Button factories and international negotiations

I have long heard that Khrushchev once commented how ridiculous export controls were, saying that anything could be a militarily significant technology, even trouser buttons.  “How do you expect a military to fight if they can’t hold their trousers up?” is along the lines of what he is reported to have said.  No one seems to have the original statement however, which makes it dubious to use in academic writing.  While searching, however, I found this gem that I will be including somewhere.

Mr. Vishinsky, in a speech to the 1954 General Assembly, rejected the United States proposals for inspectors with broad powers.    He said:

“During the last World War, even button factories-at least in my country-began to make weapons to fight Germans, and they did so successfully. Do you suggest that with a view to the reduction of armed forces and armaments we have to supervise every factory making buttons for ladies’ suits and men’s trousers?” 1

Ambassador Wadsworth replied:

“Mr. Vishinsky pointed out yesterday that during the war certain button factories in the Soviet Union manufactured munitions. This, I can assure him, is quite parallel to the history of U. S. industry during the war-and indeed that of most of the countries in the war.    The international control commission must therefore, in our view, have the right to inspect button factories in order to determine whether or not they are manufacturing munitions.    That is precisely what the Soviet Union representative denied to us during the London talk. . . . If . . . we correctly interpret Mr. Vishinsky’s statement yesterday, any country can frustrate the international inspection simply by posting on a munitions factory a sign reading: ‘Keep out. This factory is making buttons.'”2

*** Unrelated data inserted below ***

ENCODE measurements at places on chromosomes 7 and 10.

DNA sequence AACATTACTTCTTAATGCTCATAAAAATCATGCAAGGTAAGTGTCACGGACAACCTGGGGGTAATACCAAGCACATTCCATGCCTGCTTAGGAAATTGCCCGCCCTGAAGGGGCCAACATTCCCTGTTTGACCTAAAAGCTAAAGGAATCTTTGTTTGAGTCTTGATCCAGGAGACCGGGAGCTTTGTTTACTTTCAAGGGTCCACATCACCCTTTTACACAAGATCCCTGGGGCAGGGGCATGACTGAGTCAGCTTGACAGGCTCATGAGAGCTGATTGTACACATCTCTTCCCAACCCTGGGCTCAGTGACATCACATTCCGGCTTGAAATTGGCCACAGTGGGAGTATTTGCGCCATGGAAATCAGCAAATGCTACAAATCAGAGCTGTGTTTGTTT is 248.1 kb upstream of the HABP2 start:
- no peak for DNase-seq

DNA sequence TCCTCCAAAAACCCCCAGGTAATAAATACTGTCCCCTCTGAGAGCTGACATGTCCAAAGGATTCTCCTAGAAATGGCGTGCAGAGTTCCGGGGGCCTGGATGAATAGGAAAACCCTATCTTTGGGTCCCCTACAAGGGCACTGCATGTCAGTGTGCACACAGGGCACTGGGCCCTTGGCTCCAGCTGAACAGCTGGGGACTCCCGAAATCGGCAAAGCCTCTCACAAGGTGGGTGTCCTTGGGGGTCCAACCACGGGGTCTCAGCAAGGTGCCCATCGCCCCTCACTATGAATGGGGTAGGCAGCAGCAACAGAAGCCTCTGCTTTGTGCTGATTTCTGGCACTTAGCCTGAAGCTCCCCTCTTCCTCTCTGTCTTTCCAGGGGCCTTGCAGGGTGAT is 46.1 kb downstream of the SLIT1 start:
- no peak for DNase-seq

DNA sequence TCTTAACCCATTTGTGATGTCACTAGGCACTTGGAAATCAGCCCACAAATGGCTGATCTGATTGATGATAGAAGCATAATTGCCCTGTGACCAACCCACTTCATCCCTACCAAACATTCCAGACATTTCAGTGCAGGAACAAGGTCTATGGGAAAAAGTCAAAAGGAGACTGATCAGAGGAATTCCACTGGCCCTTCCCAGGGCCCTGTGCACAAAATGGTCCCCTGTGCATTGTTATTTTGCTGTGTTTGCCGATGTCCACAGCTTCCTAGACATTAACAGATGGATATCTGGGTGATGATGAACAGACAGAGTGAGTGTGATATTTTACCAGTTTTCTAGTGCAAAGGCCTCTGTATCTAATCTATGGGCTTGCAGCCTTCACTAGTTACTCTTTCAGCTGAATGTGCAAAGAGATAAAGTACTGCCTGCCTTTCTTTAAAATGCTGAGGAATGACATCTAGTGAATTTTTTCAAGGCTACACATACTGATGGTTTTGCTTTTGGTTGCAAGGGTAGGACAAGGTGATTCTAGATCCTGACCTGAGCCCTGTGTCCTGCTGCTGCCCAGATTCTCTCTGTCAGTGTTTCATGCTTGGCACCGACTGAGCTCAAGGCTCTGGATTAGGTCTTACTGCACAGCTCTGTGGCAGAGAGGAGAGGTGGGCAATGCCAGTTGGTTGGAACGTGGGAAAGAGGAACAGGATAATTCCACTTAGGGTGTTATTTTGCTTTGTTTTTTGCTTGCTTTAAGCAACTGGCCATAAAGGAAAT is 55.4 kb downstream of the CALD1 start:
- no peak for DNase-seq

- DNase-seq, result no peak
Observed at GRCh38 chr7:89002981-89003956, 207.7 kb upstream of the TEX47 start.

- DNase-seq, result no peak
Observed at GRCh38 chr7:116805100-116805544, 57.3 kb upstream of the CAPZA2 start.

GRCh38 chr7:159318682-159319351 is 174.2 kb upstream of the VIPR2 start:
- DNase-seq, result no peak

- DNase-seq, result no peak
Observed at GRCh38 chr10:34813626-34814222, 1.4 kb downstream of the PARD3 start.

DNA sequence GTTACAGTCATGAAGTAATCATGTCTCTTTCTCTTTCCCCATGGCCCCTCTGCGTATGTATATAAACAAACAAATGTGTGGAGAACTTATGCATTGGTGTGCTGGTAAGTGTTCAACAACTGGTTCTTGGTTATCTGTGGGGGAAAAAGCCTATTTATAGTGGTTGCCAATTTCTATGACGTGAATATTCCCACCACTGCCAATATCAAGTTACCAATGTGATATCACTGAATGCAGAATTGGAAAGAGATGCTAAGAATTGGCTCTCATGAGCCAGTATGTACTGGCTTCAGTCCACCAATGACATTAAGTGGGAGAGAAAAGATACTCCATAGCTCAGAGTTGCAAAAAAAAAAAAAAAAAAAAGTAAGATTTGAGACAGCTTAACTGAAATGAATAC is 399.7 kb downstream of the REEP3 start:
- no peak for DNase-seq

Taken from: Bechhoefer, B.G., 1958. Weapons Control. American Society of International Law Proceedings, 52, p. 236-7.


1 General Assembly, 9th Sess., 1st Committee, Official Records, p. 29, par. 98 (Oct. 11, 1954).

2 Ibid., p. 34, par. 37 (Oct. 12, 1954).